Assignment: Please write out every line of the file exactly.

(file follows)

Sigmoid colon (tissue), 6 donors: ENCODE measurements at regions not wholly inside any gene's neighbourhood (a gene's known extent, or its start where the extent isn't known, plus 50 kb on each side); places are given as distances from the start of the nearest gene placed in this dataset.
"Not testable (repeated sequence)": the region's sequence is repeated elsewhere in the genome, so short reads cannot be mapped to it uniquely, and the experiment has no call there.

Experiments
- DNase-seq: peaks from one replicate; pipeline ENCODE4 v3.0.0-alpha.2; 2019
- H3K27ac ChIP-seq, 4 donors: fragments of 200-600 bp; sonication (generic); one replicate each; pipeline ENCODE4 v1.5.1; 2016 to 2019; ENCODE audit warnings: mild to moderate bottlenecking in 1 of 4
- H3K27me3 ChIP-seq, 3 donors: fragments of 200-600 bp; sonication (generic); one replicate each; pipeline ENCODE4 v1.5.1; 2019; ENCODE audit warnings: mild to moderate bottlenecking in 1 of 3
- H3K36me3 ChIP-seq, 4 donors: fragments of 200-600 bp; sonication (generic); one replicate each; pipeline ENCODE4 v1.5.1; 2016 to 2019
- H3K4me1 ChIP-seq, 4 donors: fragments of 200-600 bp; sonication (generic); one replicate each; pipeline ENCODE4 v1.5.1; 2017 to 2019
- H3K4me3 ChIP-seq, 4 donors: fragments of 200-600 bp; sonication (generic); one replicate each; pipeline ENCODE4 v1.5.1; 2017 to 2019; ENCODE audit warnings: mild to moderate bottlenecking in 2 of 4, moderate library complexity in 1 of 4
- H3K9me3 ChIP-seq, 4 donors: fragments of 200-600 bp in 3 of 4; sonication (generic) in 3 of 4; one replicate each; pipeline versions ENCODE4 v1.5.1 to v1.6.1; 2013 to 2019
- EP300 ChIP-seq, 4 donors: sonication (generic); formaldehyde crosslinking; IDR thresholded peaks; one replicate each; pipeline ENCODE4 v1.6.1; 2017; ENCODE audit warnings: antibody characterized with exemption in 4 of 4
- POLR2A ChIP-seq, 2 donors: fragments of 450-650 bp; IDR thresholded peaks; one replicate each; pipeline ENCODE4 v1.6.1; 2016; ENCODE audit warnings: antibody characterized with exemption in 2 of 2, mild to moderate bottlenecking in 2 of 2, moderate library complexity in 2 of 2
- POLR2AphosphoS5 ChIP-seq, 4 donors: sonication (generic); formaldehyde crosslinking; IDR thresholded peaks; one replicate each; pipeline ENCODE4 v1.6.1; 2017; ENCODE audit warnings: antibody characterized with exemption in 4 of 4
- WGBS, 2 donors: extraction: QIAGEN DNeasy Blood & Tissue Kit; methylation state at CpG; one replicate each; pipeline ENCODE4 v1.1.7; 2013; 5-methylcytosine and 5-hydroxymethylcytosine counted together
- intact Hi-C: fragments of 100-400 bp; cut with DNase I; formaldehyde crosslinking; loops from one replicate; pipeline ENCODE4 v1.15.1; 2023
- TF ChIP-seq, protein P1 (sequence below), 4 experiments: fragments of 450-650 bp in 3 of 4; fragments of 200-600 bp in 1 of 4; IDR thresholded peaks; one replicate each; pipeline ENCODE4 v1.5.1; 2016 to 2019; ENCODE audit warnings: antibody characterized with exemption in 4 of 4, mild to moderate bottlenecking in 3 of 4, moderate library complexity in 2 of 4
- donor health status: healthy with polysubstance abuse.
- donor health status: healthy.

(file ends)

Sigmoid colon (tissue), 6 donors: ENCODE measurements at regions not wholly inside any gene's neighbourhood (a gene's known extent, or its start where the extent isn't known, plus 50 kb on each side); places are given as distances from the start of the nearest gene placed in this dataset.
"Not testable (repeated sequence)": the region's sequence is repeated elsewhere in the genome, so short reads cannot be mapped to it uniquely, and the experiment has no call there.

Experiments
- DNase-seq: peaks from one replicate; pipeline ENCODE4 v3.0.0-alpha.2; 2019
- H3K27ac ChIP-seq, 4 donors: fragments of 200-600 bp; sonication (generic); one replicate each; pipeline ENCODE4 v1.5.1; 2016 to 2019; ENCODE audit warnings: mild to moderate bottlenecking in 1 of 4
- H3K27me3 ChIP-seq, 3 donors: fragments of 200-600 bp; sonication (generic); one replicate each; pipeline ENCODE4 v1.5.1; 2019; ENCODE audit warnings: mild to moderate bottlenecking in 1 of 3
- H3K36me3 ChIP-seq, 4 donors: fragments of 200-600 bp; sonication (generic); one replicate each; pipeline ENCODE4 v1.5.1; 2016 to 2019
- H3K4me1 ChIP-seq, 4 donors: fragments of 200-600 bp; sonication (generic); one replicate each; pipeline ENCODE4 v1.5.1; 2017 to 2019
- H3K4me3 ChIP-seq, 4 donors: fragments of 200-600 bp; sonication (generic); one replicate each; pipeline ENCODE4 v1.5.1; 2017 to 2019; ENCODE audit warnings: mild to moderate bottlenecking in 2 of 4, moderate library complexity in 1 of 4
- H3K9me3 ChIP-seq, 4 donors: fragments of 200-600 bp in 3 of 4; sonication (generic) in 3 of 4; one replicate each; pipeline versions ENCODE4 v1.5.1 to v1.6.1; 2013 to 2019
- EP300 ChIP-seq, 4 donors: sonication (generic); formaldehyde crosslinking; IDR thresholded peaks; one replicate each; pipeline ENCODE4 v1.6.1; 2017; ENCODE audit warnings: antibody characterized with exemption in 4 of 4
- POLR2A ChIP-seq, 2 donors: fragments of 450-650 bp; IDR thresholded peaks; one replicate each; pipeline ENCODE4 v1.6.1; 2016; ENCODE audit warnings: antibody characterized with exemption in 2 of 2, mild to moderate bottlenecking in 2 of 2, moderate library complexity in 2 of 2
- POLR2AphosphoS5 ChIP-seq, 4 donors: sonication (generic); formaldehyde crosslinking; IDR thresholded peaks; one replicate each; pipeline ENCODE4 v1.6.1; 2017; ENCODE audit warnings: antibody characterized with exemption in 4 of 4
- WGBS, 2 donors: extraction: QIAGEN DNeasy Blood & Tissue Kit; methylation state at CpG; one replicate each; pipeline ENCODE4 v1.1.7; 2013; 5-methylcytosine and 5-hydroxymethylcytosine counted together
- intact Hi-C: fragments of 100-400 bp; cut with DNase I; formaldehyde crosslinking; loops from one replicate; pipeline ENCODE4 v1.15.1; 2023
- TF ChIP-seq, protein P1 (sequence below), 4 experiments: fragments of 450-650 bp in 3 of 4; fragments of 200-600 bp in 1 of 4; IDR thresholded peaks; one replicate each; pipeline ENCODE4 v1.5.1; 2016 to 2019; ENCODE audit warnings: antibody characterized with exemption in 4 of 4, mild to moderate bottlenecking in 3 of 4, moderate library complexity in 2 of 4
- donor health status: healthy with polysubstance abuse.
- donor health status: healthy.